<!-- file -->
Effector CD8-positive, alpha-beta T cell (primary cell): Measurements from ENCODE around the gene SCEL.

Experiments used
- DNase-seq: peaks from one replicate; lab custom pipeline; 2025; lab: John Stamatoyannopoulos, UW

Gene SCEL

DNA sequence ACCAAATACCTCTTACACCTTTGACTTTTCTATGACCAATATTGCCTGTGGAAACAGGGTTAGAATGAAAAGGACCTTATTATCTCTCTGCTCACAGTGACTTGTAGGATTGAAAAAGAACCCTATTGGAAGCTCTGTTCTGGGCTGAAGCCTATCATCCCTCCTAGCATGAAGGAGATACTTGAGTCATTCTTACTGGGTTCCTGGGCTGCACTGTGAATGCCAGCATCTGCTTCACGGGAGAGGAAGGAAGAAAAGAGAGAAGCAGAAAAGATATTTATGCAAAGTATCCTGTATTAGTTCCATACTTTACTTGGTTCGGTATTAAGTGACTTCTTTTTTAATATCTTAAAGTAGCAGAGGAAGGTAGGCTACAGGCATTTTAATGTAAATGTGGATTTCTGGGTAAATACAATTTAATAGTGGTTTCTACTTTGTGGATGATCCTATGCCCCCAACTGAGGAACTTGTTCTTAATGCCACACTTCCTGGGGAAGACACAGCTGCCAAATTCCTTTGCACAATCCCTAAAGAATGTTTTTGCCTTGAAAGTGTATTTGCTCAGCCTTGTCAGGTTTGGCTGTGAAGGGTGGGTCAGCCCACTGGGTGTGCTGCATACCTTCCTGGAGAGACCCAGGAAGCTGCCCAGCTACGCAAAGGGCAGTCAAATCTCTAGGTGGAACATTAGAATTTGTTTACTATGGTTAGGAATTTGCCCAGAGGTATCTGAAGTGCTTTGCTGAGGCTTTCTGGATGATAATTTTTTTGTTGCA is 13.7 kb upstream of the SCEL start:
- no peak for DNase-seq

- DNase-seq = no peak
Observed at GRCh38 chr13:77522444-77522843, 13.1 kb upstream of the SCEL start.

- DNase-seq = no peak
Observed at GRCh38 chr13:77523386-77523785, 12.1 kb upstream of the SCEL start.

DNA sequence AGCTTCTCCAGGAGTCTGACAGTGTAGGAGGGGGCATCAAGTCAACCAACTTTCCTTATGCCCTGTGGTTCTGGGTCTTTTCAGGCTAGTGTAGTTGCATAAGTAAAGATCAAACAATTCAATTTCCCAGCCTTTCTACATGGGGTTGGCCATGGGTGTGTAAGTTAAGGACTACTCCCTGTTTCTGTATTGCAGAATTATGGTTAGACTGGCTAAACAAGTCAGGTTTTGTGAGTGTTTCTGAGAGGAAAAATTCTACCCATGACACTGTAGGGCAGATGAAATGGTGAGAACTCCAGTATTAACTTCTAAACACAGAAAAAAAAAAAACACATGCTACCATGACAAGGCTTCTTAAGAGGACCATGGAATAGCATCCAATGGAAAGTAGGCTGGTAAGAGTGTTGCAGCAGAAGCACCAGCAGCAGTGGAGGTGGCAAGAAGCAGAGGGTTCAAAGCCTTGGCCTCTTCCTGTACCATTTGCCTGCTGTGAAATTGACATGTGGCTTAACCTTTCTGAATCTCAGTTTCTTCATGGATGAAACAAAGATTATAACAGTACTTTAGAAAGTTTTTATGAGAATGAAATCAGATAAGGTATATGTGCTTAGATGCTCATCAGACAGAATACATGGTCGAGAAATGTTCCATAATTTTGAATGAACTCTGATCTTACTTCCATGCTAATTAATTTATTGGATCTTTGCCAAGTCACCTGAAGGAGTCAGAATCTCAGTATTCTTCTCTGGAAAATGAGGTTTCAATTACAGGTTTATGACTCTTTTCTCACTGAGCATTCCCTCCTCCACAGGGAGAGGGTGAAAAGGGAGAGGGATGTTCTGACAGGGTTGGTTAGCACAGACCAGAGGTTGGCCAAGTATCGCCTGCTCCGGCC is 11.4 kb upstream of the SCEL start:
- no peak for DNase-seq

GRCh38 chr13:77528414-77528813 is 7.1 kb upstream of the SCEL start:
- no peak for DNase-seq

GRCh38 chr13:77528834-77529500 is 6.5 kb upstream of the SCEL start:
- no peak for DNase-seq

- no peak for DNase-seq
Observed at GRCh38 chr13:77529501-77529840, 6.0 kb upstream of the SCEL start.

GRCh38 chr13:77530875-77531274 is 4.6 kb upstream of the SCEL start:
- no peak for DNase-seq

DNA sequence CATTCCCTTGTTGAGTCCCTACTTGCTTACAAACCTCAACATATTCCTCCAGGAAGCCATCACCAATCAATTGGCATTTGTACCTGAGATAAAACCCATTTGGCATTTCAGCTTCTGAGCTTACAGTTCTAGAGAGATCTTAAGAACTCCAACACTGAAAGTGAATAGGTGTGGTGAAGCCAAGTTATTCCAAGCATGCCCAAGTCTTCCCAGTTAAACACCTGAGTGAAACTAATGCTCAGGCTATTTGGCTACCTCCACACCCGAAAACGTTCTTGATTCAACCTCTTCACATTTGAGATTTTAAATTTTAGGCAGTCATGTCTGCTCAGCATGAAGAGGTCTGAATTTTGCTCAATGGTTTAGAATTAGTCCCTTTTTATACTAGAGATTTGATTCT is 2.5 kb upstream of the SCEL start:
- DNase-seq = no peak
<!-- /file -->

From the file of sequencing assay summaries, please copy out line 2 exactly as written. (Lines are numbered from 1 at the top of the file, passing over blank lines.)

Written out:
Experiments used